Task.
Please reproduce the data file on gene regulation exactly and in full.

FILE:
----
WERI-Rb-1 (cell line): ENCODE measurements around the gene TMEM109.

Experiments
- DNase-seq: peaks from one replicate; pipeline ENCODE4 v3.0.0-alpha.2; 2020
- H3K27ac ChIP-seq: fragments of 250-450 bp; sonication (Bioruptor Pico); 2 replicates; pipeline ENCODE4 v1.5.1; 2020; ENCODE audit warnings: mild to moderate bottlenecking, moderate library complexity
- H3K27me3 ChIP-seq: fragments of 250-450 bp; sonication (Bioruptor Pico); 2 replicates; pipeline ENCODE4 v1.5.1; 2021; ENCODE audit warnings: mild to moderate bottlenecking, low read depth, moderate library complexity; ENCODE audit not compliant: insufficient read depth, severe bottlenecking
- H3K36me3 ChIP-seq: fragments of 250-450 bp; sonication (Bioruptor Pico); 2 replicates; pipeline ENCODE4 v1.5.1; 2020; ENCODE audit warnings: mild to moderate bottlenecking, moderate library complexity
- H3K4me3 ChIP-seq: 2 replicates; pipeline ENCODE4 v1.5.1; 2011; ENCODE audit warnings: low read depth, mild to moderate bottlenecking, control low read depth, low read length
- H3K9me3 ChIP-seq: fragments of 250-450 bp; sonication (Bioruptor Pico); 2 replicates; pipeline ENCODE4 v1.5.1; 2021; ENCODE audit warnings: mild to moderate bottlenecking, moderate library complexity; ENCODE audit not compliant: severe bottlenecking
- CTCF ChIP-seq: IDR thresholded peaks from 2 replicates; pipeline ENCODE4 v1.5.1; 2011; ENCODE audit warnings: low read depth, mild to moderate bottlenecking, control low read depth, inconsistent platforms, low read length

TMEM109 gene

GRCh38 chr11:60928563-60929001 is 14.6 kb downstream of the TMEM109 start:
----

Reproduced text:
WERI-Rb-1 (cell line): ENCODE measurements around the gene TMEM109.

Experiments
- DNase-seq: peaks from one replicate; pipeline ENCODE4 v3.0.0-alpha.2; 2020
- H3K27ac ChIP-seq: fragments of 250-450 bp; sonication (Bioruptor Pico); 2 replicates; pipeline ENCODE4 v1.5.1; 2020; ENCODE audit warnings: mild to moderate bottlenecking, moderate library complexity
- H3K27me3 ChIP-seq: fragments of 250-450 bp; sonication (Bioruptor Pico); 2 replicates; pipeline ENCODE4 v1.5.1; 2021; ENCODE audit warnings: mild to moderate bottlenecking, low read depth, moderate library complexity; ENCODE audit not compliant: insufficient read depth, severe bottlenecking
- H3K36me3 ChIP-seq: fragments of 250-450 bp; sonication (Bioruptor Pico); 2 replicates; pipeline ENCODE4 v1.5.1; 2020; ENCODE audit warnings: mild to moderate bottlenecking, moderate library complexity
- H3K4me3 ChIP-seq: 2 replicates; pipeline ENCODE4 v1.5.1; 2011; ENCODE audit warnings: low read depth, mild to moderate bottlenecking, control low read depth, low read length
- H3K9me3 ChIP-seq: fragments of 250-450 bp; sonication (Bioruptor Pico); 2 replicates; pipeline ENCODE4 v1.5.1; 2021; ENCODE audit warnings: mild to moderate bottlenecking, moderate library complexity; ENCODE audit not compliant: severe bottlenecking
- CTCF ChIP-seq: IDR thresholded peaks from 2 replicates; pipeline ENCODE4 v1.5.1; 2011; ENCODE audit warnings: low read depth, mild to moderate bottlenecking, control low read depth, inconsistent platforms, low read length

TMEM109 gene

GRCh38 chr11:60928563-60929001 is 14.6 kb downstream of the TMEM109 start: